The Need to Rewrite South African History. (Opinion)

By Ntloedibe, Llias. L. | New African, March 2001 | Go to article overview
Save to active project

The Need to Rewrite South African History. (Opinion)

Ntloedibe, Llias. L., New African

If reconciliation is to succeed, the rewriting of South African history must be considered a priority. A committee should be formed to rid the history books of 'objectionable material' as this will ensure reconciliation and set a healthy attitude for a new South Africa.

If it is true that history is nothing but the succession of the separate generations, each of which exploits the materials, capital funds and the productive forces handed down to it by all preceding generations, as Karl Max observed, then we must agree that people DO make their own history, but they DO NOT make it under self-selected conditions to circumstances but under already existing circumstances, given and transmitted from the past.

We must therefore further agree that social life and behaviour are thus to be found in earthly and not mystical facts. It is the productive forces and relations that are the motivating power in human history. These forces are not determined capriciously, or by the will of the individual, but are the products of previous stages of development.

In this sense, people do not make history as they please. They inherit from an ongoing process of development. Within this understanding and orientation, it therefore becomes necessary and imperative that the history of South Africa must be rewritten to reflect the true state of affairs of the development of the African people in this country, and not the distortions and falsifications found in present history textbooks used in our schools.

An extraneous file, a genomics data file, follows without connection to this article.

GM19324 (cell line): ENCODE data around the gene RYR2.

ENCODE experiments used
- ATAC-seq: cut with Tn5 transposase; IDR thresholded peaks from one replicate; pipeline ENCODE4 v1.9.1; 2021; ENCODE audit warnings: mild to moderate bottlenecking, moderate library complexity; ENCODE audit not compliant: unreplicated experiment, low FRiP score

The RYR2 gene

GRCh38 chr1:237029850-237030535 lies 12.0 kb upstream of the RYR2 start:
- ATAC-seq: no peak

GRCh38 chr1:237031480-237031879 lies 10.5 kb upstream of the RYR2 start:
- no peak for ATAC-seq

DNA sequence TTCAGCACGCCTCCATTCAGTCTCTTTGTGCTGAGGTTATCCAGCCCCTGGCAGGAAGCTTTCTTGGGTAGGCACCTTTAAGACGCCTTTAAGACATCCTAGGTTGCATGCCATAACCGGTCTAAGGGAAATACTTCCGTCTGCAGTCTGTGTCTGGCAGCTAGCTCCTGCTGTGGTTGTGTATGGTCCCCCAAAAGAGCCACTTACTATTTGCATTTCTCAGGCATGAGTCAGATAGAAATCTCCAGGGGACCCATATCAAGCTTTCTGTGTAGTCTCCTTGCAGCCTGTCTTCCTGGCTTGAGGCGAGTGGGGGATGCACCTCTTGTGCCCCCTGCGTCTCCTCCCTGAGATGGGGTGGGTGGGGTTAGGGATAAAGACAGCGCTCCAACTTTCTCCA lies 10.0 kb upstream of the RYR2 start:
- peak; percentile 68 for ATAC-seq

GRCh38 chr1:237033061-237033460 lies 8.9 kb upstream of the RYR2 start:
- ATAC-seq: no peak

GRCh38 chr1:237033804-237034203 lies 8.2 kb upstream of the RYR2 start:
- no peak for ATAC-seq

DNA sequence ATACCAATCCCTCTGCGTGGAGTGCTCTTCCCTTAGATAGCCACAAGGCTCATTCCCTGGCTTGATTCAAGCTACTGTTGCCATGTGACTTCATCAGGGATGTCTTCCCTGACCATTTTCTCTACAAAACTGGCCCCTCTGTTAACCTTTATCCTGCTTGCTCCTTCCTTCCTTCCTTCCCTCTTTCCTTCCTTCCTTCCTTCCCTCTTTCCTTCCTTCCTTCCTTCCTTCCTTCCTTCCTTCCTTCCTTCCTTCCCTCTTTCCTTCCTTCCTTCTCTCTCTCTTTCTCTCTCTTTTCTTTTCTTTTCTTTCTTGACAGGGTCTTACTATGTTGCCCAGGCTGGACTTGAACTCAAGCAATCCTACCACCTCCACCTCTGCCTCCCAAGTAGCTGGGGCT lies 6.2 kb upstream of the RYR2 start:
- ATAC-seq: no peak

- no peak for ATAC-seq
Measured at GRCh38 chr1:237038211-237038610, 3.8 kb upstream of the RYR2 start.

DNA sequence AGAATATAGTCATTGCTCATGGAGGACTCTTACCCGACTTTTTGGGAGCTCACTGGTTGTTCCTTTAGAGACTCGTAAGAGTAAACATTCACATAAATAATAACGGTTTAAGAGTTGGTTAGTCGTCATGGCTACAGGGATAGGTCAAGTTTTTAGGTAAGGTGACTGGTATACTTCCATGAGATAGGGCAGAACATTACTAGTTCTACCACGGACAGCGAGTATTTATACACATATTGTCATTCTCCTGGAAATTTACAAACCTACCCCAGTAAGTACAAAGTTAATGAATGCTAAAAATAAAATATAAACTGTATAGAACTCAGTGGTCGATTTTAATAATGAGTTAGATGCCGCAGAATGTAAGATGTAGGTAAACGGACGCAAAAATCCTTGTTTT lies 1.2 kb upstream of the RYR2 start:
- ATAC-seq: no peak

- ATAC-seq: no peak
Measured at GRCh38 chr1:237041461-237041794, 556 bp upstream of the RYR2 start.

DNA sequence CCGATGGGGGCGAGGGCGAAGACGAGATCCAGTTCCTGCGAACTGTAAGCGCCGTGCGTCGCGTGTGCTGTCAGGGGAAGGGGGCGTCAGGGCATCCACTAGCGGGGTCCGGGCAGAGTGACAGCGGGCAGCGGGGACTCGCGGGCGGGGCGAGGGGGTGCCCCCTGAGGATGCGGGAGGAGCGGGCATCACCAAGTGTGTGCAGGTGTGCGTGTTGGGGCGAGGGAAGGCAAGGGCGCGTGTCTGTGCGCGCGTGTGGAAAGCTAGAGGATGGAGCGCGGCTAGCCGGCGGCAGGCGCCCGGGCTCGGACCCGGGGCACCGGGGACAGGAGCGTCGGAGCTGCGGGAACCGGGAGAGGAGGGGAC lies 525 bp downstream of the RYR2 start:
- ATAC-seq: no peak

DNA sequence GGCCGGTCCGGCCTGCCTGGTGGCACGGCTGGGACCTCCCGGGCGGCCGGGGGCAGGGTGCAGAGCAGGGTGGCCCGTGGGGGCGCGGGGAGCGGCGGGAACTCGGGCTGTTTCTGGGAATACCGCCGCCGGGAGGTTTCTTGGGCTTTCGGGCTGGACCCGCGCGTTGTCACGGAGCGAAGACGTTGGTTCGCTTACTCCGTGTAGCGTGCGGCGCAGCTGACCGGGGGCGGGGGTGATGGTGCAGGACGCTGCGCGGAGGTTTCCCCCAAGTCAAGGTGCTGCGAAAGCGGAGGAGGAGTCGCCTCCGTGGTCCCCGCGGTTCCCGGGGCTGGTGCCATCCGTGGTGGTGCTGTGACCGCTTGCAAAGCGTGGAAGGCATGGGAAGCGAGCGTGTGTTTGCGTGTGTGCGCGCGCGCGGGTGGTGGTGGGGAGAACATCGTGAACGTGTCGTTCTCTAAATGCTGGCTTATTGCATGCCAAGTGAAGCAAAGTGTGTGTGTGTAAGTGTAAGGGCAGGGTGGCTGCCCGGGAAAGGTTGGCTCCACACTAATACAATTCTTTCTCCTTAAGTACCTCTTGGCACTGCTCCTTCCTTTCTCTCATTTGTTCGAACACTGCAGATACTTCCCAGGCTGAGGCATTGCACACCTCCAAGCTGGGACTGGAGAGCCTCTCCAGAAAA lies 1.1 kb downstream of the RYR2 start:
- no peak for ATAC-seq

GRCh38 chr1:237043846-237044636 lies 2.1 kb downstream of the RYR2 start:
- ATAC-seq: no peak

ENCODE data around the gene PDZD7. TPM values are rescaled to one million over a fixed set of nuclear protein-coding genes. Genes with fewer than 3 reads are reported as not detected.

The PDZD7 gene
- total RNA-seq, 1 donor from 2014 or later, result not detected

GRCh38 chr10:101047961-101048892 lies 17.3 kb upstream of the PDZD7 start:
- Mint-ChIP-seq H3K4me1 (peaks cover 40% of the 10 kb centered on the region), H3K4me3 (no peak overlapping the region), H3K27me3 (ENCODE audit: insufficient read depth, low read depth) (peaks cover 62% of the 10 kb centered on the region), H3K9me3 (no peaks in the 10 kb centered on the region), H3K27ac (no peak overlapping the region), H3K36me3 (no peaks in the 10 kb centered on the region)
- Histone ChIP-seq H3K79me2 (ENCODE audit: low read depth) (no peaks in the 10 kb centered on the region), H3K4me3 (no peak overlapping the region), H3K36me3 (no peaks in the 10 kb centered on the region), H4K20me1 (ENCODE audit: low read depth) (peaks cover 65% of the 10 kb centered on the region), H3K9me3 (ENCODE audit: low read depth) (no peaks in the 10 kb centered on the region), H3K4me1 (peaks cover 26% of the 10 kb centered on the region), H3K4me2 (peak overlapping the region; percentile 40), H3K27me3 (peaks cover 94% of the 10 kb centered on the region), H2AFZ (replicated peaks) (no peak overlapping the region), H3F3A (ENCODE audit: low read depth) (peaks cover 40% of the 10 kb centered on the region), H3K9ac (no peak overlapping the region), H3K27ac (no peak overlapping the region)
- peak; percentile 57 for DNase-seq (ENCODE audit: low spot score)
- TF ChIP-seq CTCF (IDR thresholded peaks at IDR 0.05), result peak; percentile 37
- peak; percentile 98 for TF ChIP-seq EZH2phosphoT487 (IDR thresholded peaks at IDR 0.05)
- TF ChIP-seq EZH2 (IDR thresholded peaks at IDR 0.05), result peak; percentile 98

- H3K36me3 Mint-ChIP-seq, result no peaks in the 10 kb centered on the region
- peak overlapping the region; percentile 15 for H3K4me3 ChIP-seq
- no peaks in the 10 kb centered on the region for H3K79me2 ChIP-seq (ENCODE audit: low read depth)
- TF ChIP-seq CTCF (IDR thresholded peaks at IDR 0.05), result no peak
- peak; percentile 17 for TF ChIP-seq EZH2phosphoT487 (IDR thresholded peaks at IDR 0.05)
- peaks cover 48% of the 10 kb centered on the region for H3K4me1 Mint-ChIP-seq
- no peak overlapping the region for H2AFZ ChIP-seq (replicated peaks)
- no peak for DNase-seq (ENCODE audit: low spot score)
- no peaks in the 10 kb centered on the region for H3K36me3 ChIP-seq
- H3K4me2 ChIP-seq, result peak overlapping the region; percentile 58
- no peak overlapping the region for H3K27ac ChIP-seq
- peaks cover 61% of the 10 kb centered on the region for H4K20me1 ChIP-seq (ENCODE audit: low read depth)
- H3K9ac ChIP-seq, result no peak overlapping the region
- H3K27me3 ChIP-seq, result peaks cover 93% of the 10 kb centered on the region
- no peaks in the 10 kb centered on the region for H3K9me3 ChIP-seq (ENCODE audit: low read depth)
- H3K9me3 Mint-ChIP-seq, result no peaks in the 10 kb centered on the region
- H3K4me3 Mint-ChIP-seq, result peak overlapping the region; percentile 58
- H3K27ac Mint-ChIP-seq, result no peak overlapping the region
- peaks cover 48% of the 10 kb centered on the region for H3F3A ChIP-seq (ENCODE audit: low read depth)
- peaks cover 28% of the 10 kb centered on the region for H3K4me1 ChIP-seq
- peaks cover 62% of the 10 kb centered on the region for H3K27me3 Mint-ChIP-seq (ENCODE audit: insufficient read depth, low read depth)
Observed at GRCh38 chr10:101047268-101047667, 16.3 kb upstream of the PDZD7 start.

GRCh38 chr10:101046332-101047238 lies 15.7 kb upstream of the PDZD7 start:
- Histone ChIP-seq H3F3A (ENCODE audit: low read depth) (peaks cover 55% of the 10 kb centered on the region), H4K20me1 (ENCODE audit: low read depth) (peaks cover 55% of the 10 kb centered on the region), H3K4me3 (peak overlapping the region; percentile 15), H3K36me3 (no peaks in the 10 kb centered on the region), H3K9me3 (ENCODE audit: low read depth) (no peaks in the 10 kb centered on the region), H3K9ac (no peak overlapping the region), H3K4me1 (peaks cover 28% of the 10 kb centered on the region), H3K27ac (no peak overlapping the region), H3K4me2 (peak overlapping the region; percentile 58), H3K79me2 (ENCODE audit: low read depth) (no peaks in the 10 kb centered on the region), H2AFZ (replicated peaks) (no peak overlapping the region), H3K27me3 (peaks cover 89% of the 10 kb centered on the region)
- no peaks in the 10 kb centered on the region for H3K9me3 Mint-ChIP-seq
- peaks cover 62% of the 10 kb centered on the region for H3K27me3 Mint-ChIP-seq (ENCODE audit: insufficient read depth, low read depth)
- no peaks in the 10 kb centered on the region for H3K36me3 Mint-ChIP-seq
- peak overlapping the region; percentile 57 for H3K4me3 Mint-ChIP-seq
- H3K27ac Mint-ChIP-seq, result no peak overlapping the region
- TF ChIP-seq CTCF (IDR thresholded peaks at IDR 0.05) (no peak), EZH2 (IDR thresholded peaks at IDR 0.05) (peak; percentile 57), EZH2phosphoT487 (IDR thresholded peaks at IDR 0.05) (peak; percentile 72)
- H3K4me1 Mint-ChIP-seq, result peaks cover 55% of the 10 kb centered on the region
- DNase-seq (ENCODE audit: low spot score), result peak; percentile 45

Authors of these history textbooks are primarily concerned with the achievements of white people in South Africa and their relations with one another. The group focus is seen in the structures of the works as well as the interpretation they give to events.

One might say that the society of South Africa has been rigidly stratified which has made the writing of the history of this country a mammoth task. However, a problem could have been overcome or avoided had those "responsible" authors not taken the experiences and activities of other inhabitants, namely the so-called Coloureds, Africans and Asians as problems for the whites.

The limitations of South Africa's current history books are a product of the social milieu in a plural society where communication between the different communities was restricted and the individual historian was conditioned by the assumptions and prejudices of his own community -- be it the community of religion or class or language or a hybrid of them.

In South Africa, the writing of history was used as a powerful instrument for the perpetuation and maintenance of inequalities. The misleading aspects include this one that says the African people of South Africa migrated from the Great Lakes Region of Central Africa, and that white people arrived by sea at the same time as the Africans were arriving from the Great Lakes. The implication is that the white people found an unoccupied land. Hence the claim that the land belongs to them too.

It must be clear that the African people never came. They are indigenous people of this country. This myth of simultaneous migrations was used on several occasions by the whites even at international forums to justify their domination and oppression of the indigenous African people.

Thus, on 24 October 1974, Pik Botha, the foreign minister of apartheid South Africa, declared to the United Nations Security Council: "About the middle of the 17th century, the white and black peoples of southern Africa converged on what was then most uninhabited part of the continent."

In a Standard 8 (Grade 10) history book published in 1974, for instance, we read: "Southern Africa is not originally the home of the southern Bantu who are immigrants as are whites. It is not known when the vanguard of the movement reached South Africa, but there is evidence that it was in or just before the 15th century" [sic].